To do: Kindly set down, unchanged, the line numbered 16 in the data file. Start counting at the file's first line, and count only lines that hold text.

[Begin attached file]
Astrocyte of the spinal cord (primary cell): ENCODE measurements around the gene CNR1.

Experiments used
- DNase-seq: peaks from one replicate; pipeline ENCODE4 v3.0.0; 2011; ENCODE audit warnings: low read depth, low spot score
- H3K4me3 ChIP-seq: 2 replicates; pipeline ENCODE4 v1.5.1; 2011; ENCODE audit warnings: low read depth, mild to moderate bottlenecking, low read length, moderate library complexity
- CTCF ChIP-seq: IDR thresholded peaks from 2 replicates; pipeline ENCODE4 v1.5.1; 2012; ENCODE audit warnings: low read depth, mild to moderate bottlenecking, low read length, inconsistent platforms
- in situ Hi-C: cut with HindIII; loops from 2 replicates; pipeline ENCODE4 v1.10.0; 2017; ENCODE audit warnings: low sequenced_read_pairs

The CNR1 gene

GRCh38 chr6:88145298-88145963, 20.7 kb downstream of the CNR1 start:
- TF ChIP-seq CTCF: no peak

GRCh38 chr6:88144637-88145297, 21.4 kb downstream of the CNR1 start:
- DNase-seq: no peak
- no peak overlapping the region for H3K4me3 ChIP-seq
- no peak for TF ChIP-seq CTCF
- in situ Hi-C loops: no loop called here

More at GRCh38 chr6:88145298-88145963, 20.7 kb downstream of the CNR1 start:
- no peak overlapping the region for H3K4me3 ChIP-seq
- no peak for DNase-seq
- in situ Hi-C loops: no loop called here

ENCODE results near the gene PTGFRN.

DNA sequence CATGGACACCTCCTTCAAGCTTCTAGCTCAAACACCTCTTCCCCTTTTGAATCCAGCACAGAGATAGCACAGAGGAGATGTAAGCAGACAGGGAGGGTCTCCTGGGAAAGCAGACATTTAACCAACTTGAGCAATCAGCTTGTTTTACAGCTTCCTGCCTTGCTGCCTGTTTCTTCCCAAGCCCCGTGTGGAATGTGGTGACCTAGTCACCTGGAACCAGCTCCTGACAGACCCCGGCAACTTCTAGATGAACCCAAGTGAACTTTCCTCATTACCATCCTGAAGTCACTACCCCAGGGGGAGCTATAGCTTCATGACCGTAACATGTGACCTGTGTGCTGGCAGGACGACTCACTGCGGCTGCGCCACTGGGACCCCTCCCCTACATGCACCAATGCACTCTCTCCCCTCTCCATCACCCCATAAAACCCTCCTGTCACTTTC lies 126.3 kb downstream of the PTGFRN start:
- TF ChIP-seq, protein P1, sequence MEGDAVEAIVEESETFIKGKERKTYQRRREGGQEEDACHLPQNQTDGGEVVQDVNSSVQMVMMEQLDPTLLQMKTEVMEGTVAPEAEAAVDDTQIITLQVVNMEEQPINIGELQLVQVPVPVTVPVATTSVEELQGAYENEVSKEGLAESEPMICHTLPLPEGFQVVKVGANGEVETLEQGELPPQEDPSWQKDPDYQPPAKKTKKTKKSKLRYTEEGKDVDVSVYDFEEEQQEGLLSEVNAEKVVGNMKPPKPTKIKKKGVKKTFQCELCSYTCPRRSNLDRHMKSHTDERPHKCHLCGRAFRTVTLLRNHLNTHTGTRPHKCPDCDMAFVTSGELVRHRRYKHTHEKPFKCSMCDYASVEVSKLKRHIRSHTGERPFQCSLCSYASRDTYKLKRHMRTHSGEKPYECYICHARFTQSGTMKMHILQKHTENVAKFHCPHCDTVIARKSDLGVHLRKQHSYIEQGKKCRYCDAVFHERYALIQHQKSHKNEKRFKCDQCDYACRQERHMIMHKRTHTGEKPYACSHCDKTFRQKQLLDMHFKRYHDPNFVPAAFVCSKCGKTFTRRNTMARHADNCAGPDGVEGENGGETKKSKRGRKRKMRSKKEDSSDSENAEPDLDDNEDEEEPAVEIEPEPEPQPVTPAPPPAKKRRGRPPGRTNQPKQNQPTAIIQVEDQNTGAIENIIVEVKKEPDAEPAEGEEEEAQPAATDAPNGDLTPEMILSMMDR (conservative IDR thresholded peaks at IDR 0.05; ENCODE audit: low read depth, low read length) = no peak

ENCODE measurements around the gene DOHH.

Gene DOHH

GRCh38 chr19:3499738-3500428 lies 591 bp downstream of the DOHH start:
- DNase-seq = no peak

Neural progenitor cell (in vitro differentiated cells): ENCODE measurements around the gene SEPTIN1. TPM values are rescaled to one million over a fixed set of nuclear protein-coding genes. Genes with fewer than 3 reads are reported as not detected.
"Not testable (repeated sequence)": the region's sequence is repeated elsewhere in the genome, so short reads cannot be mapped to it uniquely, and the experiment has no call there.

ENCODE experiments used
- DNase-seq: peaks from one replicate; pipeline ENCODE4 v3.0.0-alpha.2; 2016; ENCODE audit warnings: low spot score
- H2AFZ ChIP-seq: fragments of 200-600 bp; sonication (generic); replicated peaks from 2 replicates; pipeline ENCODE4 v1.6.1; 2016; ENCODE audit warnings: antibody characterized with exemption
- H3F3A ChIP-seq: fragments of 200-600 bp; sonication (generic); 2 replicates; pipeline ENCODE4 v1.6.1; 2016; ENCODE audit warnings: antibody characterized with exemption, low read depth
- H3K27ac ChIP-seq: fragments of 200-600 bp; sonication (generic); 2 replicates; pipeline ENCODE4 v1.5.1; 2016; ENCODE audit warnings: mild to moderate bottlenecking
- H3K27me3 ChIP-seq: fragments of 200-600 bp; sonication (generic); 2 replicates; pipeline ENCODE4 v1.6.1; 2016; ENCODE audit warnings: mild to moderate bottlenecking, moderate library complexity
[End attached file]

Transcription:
- no peak overlapping the region for H3K4me3 ChIP-seq